Housing for the Servants / by 3.1

Whilst I've been signed off work with post-traumatic stress, I've found that keeping busy with the tidying up and doing odd-jobs around the flat has kept the mind occupied from what happened earlier on this month. This old mess room discussion of housing and looking for a home comes up every now and again, but recently I've been given cause to bring it up again in writing as we are in the process of looking to put our home on the market and upsize – in London.

It's not an impossible task, but compared to what our parents had to do to get a house, it is of course a little bit more of a hurdle. That said, not so long ago (well, it was the case in 1877), the company I worked for referred to us as servants. Fast-forward to now, and not much has changed in that regard in that you carry out a number of tasks that your contract tells you to do, which in turn leads to them paying you a sum of money every four weeks: A sum of money that is a lot more than the average person in London is getting.

Which is why I don't understand the ineptitude of mardy 40-year-old-somethings that have been employed as servants for a lot longer than I have – there are far too many of them floating around, with this bizarre sense of entitlement that I would associate with Generation Snowflake. You're telling me that even now, with no formal responsibilities in the form of things like offspring, you can't afford to get on the property ladder? What the hell have you been doing all this time, seriously? These servants occasionally moan about the injustice of not being able to afford to get on the property ladder, (rightly) blaming the government every so often and the ridiculousness of private rental market, but they are also trying to live a certain lifestyle of constant reinvention of their self that they can't regularly maintain whilst paying rent.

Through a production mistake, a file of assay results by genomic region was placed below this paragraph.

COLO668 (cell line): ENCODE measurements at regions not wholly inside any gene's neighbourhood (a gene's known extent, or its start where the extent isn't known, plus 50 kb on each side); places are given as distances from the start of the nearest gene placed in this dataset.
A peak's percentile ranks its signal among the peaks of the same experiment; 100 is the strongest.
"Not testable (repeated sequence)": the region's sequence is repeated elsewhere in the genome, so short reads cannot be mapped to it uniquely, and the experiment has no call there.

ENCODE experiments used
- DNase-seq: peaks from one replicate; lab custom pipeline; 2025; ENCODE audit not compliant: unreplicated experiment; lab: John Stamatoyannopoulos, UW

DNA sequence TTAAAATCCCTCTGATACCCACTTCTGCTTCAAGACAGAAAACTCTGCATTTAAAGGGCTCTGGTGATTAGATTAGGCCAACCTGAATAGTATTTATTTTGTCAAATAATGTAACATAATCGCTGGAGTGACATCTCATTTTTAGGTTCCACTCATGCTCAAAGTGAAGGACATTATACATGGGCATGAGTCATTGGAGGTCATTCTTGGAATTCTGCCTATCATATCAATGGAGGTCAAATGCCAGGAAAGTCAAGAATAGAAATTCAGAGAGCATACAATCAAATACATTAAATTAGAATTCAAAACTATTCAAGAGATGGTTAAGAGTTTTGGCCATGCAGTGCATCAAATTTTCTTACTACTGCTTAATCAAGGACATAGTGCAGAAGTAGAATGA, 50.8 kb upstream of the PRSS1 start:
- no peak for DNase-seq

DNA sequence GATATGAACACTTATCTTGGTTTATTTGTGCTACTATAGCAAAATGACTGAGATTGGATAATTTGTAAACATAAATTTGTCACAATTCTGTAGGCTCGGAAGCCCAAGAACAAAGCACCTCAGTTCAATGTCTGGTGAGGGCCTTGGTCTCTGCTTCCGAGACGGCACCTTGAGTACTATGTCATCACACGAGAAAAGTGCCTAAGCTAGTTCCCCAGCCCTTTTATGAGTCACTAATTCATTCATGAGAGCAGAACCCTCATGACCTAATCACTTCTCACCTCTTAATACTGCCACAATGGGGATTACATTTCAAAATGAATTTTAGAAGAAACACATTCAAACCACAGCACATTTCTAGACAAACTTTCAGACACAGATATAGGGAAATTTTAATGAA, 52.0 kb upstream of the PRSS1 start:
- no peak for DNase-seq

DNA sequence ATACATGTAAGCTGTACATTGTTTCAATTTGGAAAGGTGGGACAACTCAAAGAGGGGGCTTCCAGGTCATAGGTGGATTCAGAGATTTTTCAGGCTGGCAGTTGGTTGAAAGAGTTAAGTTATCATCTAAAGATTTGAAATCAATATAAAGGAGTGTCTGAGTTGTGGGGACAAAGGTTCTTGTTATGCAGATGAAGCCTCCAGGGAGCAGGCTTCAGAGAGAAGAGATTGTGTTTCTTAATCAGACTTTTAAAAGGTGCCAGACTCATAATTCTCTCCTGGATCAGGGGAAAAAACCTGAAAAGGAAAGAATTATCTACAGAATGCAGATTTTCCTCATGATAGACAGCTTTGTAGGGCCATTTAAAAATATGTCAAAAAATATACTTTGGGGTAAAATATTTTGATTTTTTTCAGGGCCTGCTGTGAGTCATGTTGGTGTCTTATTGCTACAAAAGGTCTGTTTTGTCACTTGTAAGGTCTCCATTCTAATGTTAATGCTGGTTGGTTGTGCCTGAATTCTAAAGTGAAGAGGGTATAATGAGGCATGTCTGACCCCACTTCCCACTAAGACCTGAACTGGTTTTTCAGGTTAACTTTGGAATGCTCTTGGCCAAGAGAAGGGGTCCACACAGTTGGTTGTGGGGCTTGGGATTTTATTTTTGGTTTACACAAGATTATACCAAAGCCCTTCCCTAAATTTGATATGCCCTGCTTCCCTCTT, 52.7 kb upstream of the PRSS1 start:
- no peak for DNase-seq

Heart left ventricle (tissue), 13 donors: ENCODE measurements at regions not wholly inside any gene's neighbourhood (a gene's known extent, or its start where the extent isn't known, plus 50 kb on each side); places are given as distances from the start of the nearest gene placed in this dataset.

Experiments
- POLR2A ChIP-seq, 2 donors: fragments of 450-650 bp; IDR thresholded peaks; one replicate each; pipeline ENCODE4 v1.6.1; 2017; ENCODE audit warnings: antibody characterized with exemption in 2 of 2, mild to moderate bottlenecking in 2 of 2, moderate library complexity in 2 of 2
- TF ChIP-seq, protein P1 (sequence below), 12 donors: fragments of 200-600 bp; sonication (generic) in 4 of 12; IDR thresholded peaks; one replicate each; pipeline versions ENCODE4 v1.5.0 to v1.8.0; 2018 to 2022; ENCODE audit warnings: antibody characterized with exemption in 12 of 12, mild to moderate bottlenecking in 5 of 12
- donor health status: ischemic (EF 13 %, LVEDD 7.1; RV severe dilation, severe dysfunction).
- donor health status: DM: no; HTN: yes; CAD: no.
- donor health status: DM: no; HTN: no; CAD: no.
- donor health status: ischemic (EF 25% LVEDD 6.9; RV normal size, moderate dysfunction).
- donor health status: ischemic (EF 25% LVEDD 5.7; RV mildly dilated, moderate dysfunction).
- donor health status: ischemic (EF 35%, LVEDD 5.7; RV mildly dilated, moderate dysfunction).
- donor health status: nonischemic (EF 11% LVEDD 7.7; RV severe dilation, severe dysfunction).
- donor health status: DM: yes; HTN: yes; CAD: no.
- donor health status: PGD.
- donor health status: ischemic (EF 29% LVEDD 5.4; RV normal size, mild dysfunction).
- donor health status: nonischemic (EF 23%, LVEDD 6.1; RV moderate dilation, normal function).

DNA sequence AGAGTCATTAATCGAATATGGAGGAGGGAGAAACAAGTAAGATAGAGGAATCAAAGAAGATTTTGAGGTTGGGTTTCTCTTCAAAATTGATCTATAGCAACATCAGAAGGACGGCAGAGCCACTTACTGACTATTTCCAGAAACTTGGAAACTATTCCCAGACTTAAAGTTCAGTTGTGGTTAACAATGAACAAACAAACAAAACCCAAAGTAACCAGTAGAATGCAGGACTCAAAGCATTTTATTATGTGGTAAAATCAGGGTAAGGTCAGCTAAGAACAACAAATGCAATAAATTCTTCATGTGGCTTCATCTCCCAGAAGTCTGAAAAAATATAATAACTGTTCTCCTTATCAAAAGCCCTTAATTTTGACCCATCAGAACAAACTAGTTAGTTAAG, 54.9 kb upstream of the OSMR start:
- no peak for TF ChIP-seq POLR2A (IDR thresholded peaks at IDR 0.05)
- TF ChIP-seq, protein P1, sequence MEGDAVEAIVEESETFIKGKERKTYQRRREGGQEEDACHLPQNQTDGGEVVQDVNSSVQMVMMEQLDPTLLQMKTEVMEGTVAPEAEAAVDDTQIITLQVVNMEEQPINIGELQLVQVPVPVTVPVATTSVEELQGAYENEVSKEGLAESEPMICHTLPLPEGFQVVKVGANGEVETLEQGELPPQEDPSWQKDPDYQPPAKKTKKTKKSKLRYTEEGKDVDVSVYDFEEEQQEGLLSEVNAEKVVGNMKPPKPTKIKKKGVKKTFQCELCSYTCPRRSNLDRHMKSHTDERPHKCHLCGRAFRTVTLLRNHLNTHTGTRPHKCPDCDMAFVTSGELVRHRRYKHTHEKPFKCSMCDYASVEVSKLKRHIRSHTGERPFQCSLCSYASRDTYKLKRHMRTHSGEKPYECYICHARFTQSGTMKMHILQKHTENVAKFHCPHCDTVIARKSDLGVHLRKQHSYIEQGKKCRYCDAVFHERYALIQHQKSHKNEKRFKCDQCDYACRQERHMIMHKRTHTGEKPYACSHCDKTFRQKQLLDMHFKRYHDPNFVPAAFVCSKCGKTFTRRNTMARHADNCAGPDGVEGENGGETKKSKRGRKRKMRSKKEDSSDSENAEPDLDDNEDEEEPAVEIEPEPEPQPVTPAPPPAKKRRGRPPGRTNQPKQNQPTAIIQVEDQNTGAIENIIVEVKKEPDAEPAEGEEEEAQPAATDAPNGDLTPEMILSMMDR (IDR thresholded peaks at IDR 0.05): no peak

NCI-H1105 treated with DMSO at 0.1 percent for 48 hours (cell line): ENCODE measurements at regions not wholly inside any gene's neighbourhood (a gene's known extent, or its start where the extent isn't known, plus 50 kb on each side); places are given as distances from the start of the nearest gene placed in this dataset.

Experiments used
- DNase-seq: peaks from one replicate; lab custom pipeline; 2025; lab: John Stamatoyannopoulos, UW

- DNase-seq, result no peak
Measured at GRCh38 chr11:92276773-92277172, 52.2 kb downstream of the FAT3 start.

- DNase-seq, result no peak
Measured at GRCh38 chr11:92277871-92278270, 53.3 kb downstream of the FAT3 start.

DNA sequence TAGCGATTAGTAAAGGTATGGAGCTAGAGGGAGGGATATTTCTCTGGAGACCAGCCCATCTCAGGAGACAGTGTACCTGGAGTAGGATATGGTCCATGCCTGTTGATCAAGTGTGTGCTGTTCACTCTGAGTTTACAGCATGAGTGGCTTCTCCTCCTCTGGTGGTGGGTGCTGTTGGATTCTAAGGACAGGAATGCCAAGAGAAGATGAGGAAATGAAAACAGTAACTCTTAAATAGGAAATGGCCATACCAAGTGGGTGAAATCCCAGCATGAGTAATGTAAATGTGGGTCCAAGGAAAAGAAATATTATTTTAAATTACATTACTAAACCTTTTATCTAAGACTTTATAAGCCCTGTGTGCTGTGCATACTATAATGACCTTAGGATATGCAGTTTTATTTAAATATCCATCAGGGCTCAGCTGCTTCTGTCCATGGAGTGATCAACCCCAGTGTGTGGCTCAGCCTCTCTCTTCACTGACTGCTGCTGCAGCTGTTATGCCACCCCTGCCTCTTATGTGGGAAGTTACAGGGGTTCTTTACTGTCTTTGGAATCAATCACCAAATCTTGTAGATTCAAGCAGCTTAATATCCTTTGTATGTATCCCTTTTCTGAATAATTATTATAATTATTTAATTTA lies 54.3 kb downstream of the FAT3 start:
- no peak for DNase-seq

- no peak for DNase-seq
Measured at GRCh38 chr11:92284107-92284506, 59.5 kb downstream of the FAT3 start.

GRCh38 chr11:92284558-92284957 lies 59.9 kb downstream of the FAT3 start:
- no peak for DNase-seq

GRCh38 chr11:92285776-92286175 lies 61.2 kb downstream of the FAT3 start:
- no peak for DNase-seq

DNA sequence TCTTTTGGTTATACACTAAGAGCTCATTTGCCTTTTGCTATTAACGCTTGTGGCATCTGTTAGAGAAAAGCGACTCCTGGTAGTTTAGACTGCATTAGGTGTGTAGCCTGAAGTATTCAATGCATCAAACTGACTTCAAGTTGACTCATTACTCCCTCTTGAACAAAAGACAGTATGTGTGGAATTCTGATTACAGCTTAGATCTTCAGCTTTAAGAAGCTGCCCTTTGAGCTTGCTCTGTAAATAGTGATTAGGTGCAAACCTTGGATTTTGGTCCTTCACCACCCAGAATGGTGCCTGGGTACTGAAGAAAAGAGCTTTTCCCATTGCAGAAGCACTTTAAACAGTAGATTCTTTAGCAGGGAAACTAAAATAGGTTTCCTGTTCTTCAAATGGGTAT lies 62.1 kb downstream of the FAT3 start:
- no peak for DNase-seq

The force – of stupid – is strong with this one. I have a lot of sympathy for the increasing number of people that work in London who struggle to afford to stay when they're trying to save up and pay rent at the same time, but I've very little time for some of my fellow servants who behave like the mardy 40-year-old somethings I mentioned above. Stop feeding your NPD with stuff you can't afford (and stuff you don't actually need) and knuckle down.